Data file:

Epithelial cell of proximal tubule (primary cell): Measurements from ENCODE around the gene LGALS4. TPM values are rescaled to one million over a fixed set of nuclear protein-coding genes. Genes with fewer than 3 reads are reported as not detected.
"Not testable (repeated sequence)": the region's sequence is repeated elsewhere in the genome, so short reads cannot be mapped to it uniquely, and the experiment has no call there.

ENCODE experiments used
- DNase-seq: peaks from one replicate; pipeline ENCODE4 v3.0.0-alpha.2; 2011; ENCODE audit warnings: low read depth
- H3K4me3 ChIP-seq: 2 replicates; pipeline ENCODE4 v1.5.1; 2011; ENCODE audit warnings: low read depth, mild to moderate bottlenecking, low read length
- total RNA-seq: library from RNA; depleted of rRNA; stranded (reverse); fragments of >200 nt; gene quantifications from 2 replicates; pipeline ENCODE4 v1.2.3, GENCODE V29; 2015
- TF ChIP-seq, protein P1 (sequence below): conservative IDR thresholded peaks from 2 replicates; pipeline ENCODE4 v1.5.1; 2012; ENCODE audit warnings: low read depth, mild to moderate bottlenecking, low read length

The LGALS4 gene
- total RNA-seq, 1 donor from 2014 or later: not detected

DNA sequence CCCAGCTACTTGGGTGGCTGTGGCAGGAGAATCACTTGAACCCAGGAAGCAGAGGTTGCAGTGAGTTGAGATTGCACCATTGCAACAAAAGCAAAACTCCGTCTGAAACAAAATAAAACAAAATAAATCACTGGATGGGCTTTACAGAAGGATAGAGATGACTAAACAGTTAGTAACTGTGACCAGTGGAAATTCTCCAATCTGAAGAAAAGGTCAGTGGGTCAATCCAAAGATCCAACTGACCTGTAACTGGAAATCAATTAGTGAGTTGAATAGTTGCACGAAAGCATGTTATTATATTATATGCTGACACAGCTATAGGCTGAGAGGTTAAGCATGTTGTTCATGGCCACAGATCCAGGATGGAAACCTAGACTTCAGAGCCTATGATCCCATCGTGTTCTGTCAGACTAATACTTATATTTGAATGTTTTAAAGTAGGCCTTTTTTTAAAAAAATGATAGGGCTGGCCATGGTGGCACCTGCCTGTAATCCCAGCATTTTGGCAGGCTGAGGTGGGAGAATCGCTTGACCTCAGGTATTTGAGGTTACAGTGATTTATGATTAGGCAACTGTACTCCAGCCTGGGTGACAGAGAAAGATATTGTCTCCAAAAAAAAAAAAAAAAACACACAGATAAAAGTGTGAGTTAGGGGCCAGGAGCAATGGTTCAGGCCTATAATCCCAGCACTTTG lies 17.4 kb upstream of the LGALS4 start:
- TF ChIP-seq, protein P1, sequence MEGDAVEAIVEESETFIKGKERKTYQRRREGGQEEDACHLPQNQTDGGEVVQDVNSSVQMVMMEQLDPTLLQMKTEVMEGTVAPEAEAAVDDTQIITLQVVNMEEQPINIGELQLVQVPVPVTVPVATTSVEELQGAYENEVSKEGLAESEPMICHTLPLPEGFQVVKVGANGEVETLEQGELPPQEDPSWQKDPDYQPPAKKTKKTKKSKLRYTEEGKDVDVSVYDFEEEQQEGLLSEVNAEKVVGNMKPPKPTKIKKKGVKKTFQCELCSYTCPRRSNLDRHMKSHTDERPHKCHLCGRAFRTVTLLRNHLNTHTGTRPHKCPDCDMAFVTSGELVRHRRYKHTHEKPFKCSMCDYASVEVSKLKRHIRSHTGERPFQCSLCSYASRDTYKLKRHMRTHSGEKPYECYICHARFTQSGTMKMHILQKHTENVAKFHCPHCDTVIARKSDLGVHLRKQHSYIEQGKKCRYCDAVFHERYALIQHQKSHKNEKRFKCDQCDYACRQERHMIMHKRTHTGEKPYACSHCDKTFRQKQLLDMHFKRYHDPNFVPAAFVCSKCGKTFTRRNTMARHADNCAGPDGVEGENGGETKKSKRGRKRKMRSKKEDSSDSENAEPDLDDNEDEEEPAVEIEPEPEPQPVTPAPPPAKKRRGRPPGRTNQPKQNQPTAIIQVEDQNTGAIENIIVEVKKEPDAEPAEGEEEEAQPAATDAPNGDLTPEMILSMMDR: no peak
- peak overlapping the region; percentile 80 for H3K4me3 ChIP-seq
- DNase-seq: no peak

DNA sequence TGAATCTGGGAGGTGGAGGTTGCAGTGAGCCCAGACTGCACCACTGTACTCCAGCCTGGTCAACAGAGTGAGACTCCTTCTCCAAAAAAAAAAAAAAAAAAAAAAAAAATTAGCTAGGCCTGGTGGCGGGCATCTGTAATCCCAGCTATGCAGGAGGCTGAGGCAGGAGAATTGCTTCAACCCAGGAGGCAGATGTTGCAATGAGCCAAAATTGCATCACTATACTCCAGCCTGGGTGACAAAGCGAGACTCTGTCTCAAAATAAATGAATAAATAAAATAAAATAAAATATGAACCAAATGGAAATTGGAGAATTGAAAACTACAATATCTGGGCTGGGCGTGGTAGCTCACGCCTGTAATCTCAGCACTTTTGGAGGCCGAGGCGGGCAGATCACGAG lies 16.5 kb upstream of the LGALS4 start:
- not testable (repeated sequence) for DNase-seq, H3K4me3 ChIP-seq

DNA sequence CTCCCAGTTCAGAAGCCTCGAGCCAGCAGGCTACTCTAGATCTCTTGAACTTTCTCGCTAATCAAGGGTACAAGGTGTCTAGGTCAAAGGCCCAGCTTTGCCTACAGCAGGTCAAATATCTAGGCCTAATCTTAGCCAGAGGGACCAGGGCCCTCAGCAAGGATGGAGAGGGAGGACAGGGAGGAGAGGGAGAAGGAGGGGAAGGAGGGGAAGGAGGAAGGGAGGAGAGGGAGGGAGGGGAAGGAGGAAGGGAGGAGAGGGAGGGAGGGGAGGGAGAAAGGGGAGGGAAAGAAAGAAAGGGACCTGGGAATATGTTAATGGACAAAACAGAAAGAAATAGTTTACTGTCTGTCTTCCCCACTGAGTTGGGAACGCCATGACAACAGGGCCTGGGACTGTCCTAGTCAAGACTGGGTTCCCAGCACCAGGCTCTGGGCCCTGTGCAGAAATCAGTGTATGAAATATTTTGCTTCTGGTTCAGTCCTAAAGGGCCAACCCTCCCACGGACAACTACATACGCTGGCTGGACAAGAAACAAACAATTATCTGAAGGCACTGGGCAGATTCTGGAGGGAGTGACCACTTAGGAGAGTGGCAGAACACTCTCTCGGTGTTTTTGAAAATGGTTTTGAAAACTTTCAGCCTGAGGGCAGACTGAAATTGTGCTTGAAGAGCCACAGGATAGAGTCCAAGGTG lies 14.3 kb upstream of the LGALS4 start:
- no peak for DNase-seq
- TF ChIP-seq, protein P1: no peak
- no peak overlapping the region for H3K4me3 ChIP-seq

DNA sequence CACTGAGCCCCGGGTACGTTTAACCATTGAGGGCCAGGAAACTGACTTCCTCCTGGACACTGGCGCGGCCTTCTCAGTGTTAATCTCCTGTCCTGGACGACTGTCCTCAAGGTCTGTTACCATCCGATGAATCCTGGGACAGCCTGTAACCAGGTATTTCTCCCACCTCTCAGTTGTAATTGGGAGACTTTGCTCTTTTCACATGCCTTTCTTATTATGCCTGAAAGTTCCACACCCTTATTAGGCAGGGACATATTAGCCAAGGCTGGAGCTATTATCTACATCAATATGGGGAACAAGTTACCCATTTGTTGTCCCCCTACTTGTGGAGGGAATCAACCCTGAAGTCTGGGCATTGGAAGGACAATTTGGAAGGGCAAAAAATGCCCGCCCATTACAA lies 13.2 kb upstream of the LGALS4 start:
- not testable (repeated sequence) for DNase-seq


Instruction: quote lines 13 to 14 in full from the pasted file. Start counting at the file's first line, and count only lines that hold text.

- DNase-seq: no peak

DNA sequence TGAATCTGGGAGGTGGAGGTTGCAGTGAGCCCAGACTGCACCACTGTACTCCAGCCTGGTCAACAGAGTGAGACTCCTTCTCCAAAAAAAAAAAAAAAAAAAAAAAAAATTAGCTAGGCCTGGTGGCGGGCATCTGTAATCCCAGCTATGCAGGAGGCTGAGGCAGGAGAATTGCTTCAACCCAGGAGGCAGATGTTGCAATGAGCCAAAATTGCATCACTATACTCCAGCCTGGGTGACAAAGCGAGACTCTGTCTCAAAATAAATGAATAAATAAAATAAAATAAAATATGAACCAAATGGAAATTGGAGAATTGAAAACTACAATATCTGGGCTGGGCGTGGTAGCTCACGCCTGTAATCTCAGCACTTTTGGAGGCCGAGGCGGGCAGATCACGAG lies 16.5 kb upstream of the LGALS4 start: